There is no need for President Aquino to call up Malaysian Prime Minister Najib Tun Razak and ask for the release of fugitive Manuel Amalilio to Philippine authorities because foreign affairs and justice officials could work this out on their own, Malacañang said Monday.
Presidential spokesperson Edwin Lacierda called last Friday’s aborted repatriation of Amalilio, allegedly the brains behind the Ponzi scheme that duped 15,000 Filipinos of P12 billion, from Kota Kinabalu to Manila, a “temporary setback.”
Officials of the Department of Foreign Affairs and Department of Justice are closely coordinating with their Malaysian counterparts for the eventual repatriation of Amalilio, Lacierda said.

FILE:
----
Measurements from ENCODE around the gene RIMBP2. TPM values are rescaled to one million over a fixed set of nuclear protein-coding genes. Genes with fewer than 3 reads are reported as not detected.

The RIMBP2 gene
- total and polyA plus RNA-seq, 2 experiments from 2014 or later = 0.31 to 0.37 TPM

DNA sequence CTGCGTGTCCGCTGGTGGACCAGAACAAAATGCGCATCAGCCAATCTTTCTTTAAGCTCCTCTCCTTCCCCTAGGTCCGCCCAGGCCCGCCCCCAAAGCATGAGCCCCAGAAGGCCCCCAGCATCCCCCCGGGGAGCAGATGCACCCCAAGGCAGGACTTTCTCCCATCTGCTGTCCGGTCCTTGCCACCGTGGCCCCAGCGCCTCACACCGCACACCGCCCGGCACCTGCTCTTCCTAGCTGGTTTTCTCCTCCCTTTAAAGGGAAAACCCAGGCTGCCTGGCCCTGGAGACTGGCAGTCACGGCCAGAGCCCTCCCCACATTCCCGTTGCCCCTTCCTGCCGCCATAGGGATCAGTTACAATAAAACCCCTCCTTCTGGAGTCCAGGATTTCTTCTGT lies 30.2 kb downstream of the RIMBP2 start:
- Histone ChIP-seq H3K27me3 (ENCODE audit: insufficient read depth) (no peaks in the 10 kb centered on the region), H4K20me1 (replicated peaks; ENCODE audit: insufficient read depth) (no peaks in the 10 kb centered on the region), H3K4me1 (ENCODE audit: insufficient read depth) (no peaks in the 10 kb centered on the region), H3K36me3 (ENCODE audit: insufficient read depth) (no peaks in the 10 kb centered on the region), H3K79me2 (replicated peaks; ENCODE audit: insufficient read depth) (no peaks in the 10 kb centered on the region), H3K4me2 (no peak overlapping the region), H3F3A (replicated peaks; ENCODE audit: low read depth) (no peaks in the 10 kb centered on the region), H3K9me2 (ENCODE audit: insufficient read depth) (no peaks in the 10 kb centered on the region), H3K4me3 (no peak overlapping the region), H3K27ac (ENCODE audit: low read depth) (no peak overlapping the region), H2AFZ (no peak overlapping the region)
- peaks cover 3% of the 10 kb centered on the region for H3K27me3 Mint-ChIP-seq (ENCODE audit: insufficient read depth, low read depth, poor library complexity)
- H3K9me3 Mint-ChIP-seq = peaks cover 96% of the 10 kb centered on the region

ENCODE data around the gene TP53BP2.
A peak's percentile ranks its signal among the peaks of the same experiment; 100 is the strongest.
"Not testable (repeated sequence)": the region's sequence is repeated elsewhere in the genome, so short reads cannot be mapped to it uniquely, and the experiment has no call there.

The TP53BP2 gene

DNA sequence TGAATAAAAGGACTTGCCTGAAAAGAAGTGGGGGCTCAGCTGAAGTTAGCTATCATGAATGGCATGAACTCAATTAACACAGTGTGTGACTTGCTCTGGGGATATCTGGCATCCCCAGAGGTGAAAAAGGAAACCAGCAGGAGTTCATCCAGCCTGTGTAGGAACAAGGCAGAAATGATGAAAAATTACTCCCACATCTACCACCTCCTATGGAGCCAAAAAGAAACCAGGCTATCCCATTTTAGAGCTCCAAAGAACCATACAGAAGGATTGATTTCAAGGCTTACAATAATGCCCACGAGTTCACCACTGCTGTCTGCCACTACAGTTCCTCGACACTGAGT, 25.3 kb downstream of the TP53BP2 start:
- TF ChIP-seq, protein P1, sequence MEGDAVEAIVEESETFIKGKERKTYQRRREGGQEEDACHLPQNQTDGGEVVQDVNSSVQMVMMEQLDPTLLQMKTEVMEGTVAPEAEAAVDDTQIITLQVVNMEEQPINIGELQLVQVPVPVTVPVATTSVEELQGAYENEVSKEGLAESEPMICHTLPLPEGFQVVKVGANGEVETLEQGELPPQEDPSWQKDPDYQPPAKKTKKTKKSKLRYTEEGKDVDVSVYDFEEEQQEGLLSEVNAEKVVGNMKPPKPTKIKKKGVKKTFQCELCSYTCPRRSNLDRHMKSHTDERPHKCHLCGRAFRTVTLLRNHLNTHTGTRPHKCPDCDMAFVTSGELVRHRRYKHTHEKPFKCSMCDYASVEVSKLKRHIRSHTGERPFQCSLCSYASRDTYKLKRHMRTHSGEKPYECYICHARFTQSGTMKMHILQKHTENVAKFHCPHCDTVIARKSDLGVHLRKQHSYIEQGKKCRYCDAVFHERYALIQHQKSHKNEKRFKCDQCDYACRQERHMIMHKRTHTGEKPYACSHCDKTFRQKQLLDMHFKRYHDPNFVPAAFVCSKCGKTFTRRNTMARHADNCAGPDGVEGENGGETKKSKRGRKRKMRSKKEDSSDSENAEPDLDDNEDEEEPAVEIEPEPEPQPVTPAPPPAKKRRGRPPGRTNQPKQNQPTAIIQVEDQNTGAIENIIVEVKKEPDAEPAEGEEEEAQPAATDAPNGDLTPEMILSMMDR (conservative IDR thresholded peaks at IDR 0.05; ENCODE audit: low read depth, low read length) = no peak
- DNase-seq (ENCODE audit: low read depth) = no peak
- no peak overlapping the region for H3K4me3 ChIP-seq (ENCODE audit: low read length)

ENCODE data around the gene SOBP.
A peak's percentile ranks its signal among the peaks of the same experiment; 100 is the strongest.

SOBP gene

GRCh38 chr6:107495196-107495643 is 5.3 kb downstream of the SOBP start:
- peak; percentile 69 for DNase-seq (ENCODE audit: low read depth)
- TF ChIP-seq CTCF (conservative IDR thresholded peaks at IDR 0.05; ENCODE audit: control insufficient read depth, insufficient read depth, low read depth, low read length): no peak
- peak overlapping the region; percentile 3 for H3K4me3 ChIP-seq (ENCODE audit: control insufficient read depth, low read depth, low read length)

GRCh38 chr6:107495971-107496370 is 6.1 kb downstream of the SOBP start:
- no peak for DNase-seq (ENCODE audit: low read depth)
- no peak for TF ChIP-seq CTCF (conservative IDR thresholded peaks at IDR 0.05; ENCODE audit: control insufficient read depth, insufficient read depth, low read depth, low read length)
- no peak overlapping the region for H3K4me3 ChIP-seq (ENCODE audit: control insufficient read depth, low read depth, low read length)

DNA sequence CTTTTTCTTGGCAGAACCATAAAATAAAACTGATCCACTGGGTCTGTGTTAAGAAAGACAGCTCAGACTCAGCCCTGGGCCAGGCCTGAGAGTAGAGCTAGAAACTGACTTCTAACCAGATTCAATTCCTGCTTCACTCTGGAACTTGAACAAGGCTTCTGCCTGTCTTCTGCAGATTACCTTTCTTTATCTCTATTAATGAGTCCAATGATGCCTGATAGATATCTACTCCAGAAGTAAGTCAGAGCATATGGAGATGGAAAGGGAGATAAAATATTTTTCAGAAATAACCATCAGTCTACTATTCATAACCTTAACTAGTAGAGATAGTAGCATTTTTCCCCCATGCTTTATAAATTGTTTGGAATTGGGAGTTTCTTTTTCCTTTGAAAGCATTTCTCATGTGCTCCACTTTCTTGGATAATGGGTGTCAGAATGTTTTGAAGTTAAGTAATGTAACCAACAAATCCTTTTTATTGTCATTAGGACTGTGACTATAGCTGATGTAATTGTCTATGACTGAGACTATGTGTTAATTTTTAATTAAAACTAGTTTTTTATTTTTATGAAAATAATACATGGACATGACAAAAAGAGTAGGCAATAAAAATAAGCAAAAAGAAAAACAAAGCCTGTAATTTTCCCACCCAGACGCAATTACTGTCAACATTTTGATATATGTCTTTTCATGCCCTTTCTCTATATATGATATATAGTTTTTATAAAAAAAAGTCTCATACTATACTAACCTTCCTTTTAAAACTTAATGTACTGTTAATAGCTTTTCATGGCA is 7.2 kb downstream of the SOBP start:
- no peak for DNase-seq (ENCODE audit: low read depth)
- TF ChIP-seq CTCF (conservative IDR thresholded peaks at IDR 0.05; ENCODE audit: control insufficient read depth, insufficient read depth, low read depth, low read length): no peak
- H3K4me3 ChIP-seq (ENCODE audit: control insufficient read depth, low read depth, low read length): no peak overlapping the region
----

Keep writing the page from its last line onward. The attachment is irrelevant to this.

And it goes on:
Amalilio is the founder of Aman Futures that is accused of defrauding investors.
Lacierda said he doubted the President would call Najib to facilitate Amalilio’s repatriation to face prosecution, “because we have a very good working relationship with our Malaysian counterparts.’’
He said the Philippines had a mutual legal assistance mechanism with its Southeast Asian neighbor.
Justice Secretary Leila de Lima said Sunday the government was shifting to diplomacy to get Amalilio deported to Manila, and stressed the continuing “police to police’’ cooperation between the two countries.
An apparent wrinkle emerged in the operation to get Amalilio after Local Government Secretary Manuel Roxas II declared that the Sabah chief minister, Musa Aman, had ordered a stop to his deportation.
De Lima said this could not be validated and the emergence of complaints from local scam victims in Kota Kinabalu was the likely reason for the aborted repatriation.